Deep in the South African bush, as the edges of the day start to fade, I'm learning what makes a safari guide truly exceptional. Exhaustive knowledge, attention to detail, respect for the environment, good communication skills – they're all important, yes. But there's also this: the ability to make a magnificent G&T.
The guide in question is a 29-year-old ginger-haired Zimbabwean named Trevor Robinson. We watch as he first organises his bar table meticulously, each implement placed in its allotted position, before juicing limes with a hand-held squeezer. Everything is done just so. Three ice cubes per glass, a precise ratio of gin to tonic, each drink served with a napkin and snack. It's the most perfect G&T I've ever tasted. It's also a microcosm for how Robinson approaches the whole safari experience. After seven trips to the African continent, he is the most thorough and informed wildlife guide I've met.
Having started out as a tracker for a hunting company, before breaking away to pursue his dream of becoming a safari guide nine years ago, Robinson knows how to read the bush to find those details that really make a safari come alive. Earlier this morning as we drove through Madikwe game reserve, he stopped for the smallest of creatures – an African millipede writhing in the red dirt, a terrapin in a puddle, a ten-centimetre chameleon hidden in a bush. How he spotted them while whizzing by at 40 kilometres an hour, I don't know. But he picked each of them up so we could see their details and hear their stories, rendering them equally as fascinating as the more obviously impressive creatures he also tracked for us, including two cheetah devouring a zebra, a pack of wild dogs preparing for a hunt and a 20-strong herd of elephants crossing a river.
But back to those G&T's. After packing up our sundowner bar, Robinson piles us back into the Jeep with a promise, "I know something you don't know, let's go!" The best safari guides know how to heighten the thrill of a search, and Robinson's energy and boyish enthusiasm is infectious. Suddenly we're all on the hunt, zipping through the night, headlights illuminating the dirt road ahead, before pulling up beside four female hyena. Clearly, Robinson has retained his hunter's bush instincts.
"Hyenas are really weird creatures," he whispers as we peer through the darkness at these infamously villainous animals. "They're often mistakenly described as hermaphrodites because the female labial lips are fattened to look like testicles." There are many facts and figures that are ubiquitous in the safari world, so it's often these more obscure details that you remember most clearly. As we continue observing, Robinson helps us fall for these devils of the African bush. "I love that we're here in these whopping great noise-making machines, yet they allow us these glimpses into their lives, it's incredible," he says. You'd imagine guiding every day for almost a decade would leave you jaded, but Robinson seems just the opposite.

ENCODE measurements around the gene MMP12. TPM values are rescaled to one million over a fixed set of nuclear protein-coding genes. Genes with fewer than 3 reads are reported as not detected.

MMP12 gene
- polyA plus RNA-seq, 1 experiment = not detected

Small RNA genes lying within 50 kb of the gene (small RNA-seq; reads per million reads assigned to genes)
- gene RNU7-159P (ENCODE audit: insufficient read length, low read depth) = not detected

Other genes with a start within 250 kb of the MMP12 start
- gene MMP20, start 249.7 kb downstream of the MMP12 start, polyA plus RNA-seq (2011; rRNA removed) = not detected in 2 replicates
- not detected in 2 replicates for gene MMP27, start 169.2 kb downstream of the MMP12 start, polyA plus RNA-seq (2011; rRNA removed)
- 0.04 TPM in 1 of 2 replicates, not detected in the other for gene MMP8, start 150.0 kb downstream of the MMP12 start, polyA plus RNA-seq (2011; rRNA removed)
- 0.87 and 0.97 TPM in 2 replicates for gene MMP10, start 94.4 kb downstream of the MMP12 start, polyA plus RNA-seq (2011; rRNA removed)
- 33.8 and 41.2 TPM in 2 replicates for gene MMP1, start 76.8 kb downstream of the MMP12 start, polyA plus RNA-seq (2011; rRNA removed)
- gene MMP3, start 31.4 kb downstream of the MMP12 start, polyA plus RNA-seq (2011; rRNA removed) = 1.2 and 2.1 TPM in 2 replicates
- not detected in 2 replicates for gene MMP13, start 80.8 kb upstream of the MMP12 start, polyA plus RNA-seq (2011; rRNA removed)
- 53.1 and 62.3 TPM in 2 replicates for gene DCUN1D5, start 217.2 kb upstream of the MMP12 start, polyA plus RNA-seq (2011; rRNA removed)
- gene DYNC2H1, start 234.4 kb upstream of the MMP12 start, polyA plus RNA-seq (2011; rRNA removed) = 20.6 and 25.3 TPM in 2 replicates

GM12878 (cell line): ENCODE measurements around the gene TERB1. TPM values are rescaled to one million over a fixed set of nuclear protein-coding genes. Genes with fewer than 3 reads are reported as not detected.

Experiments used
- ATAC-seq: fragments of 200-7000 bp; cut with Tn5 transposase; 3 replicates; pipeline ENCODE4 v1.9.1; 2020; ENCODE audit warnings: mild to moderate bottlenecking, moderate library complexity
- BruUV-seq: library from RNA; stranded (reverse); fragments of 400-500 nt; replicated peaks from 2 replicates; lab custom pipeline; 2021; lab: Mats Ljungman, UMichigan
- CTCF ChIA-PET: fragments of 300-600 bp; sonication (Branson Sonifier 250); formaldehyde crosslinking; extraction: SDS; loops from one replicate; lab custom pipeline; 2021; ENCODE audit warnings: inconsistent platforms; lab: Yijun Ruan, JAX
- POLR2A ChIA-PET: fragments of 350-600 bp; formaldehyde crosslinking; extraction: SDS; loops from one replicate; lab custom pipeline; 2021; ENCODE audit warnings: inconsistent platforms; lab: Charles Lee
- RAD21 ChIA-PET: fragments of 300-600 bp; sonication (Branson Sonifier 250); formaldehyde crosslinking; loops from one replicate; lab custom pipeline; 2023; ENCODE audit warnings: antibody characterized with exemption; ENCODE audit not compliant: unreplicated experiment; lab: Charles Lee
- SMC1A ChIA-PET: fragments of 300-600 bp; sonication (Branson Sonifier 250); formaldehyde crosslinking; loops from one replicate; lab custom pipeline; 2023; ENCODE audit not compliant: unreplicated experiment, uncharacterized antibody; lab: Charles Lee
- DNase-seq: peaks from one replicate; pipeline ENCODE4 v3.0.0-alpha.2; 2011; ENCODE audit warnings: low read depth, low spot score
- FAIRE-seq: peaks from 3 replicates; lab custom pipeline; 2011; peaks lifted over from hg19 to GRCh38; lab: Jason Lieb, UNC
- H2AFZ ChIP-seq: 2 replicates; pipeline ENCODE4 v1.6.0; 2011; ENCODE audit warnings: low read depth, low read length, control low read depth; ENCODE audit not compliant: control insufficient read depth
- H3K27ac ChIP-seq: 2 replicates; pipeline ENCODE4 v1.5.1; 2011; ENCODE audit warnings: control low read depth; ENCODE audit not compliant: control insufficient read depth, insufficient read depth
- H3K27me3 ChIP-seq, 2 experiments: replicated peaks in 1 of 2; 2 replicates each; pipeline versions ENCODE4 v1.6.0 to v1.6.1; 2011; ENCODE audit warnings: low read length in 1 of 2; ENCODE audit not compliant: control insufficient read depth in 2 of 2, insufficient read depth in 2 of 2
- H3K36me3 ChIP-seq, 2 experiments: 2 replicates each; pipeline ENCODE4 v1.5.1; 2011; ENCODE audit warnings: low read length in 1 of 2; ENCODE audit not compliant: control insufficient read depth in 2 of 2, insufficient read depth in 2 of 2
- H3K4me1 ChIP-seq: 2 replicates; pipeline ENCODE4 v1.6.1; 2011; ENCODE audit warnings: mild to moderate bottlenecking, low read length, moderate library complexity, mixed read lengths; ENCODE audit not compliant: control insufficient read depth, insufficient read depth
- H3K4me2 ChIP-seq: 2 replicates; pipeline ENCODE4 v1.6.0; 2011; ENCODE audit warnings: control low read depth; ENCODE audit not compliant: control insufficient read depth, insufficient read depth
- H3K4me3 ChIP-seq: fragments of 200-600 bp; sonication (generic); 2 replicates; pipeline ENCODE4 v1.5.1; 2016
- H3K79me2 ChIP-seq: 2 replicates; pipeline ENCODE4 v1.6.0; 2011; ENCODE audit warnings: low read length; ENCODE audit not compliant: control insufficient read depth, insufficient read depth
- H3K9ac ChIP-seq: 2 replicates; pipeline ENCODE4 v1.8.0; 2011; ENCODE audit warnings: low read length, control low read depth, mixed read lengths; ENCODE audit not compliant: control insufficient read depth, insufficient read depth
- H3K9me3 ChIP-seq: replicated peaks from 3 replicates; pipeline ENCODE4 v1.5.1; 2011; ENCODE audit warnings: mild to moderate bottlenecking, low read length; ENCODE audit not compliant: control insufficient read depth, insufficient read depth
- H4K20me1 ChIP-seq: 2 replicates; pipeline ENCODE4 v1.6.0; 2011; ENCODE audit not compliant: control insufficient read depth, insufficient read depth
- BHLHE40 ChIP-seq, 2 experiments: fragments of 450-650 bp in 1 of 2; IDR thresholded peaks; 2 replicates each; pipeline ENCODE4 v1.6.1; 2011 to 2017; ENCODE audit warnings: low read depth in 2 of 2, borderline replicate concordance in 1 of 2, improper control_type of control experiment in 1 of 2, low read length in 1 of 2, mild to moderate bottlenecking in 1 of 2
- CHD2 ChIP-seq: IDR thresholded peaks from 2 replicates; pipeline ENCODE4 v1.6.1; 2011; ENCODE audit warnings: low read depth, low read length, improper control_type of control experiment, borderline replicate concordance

Perhaps he's managed that by fostering his sense of humour alongside his academic expertise, I realise next morning as we head out for dawn safari. When we find a pride of lions lazing in the bushes, along with identifying each by name and age and filling us in on their touching histories, Robinson is brimming with jokes. "The lionesses are like my wife, they're never happy to see the males!" And when we see a group of giraffe, "giraffe are the metrosexuals of the bush, they're never dirty and they always want to keep their shoes clean." Sure, the jokes are a little lame. But they also help us remember facts that would otherwise exit our brains after the first sundowner drink.
By the time Robinson drops us off at the Madikwe airstrip, where a light aircraft awaits to take us back to Johannesburg, we're as sad about farewelling the bush as we are about farewelling this passionate, comical and quirky young man. They say that safari guides can make or break dreams. The best of them, as Robinson has proved, can also help you realise dreams you never even knew you had.
Nina Karnikowski travelled as a guest of Luxury Escapes.
Qantas flies from Sydney to Johannesburg, then a one-hour flight or five-hour drive to Madikwe. See qantas.com
Luxury Escapes offer an 11-night small group safari taking in South Africa, Zambia and Botswana, including luxury accommodation with Sanctuary Retreats, all meals and beverages, a helicopter ride over Victoria Falls, a 'Walking with Elephants' experience and more, from $8,499 per person. See lescapes.com